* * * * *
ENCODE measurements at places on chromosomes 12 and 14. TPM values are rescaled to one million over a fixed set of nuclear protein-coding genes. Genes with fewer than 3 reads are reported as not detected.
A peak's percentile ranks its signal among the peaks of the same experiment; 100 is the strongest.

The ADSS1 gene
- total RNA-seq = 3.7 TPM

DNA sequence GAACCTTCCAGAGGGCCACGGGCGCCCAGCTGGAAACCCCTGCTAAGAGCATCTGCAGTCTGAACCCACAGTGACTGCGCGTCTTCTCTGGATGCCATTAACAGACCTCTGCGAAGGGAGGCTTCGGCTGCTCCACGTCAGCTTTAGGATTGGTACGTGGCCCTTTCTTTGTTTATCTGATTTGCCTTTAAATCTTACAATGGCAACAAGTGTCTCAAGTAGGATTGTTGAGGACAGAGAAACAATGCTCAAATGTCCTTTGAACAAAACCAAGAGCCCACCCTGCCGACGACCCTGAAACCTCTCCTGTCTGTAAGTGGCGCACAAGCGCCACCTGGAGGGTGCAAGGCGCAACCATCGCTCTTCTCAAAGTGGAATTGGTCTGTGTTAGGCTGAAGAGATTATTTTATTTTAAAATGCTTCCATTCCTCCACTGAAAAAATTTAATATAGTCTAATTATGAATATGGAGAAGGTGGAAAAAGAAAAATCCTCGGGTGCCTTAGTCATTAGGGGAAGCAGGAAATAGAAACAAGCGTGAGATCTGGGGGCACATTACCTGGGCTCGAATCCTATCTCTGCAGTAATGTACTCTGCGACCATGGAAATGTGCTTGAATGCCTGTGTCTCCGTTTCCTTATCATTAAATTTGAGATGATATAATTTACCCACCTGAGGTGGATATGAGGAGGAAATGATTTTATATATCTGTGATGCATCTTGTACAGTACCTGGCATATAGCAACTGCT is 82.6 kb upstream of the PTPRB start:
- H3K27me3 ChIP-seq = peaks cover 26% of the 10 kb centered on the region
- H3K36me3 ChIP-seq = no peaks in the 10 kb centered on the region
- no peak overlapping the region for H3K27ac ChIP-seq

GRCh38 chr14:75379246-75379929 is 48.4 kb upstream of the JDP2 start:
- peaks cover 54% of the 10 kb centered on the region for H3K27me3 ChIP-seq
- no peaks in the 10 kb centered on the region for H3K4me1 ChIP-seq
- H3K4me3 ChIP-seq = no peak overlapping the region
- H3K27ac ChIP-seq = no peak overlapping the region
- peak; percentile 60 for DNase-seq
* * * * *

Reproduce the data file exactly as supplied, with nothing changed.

ENCODE measurements at places on chromosomes 12 and 14. TPM values are rescaled to one million over a fixed set of nuclear protein-coding genes. Genes with fewer than 3 reads are reported as not detected.
A peak's percentile ranks its signal among the peaks of the same experiment; 100 is the strongest.

The ADSS1 gene
- total RNA-seq = 3.7 TPM

DNA sequence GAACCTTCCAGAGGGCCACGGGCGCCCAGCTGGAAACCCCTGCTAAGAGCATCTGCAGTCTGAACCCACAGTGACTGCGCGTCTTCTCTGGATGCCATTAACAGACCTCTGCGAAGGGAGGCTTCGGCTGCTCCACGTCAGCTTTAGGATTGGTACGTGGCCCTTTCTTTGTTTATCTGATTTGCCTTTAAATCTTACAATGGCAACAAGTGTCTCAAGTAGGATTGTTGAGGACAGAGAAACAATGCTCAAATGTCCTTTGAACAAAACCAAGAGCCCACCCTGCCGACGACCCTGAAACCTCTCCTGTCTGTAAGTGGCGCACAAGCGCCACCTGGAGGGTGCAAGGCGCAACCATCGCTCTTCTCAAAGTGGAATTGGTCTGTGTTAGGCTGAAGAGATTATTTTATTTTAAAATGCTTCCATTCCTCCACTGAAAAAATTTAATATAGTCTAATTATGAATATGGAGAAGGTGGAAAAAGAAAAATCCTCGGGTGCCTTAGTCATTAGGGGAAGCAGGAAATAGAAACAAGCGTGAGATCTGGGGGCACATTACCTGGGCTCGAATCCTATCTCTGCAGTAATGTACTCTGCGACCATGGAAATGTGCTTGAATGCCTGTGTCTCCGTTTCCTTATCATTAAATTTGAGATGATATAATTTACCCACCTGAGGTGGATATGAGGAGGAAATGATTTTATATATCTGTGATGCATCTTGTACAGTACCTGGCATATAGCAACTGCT is 82.6 kb upstream of the PTPRB start:
- H3K27me3 ChIP-seq = peaks cover 26% of the 10 kb centered on the region
- H3K36me3 ChIP-seq = no peaks in the 10 kb centered on the region
- no peak overlapping the region for H3K27ac ChIP-seq

GRCh38 chr14:75379246-75379929 is 48.4 kb upstream of the JDP2 start:
- peaks cover 54% of the 10 kb centered on the region for H3K27me3 ChIP-seq
- no peaks in the 10 kb centered on the region for H3K4me1 ChIP-seq
- H3K4me3 ChIP-seq = no peak overlapping the region
- H3K27ac ChIP-seq = no peak overlapping the region
- peak; percentile 60 for DNase-seq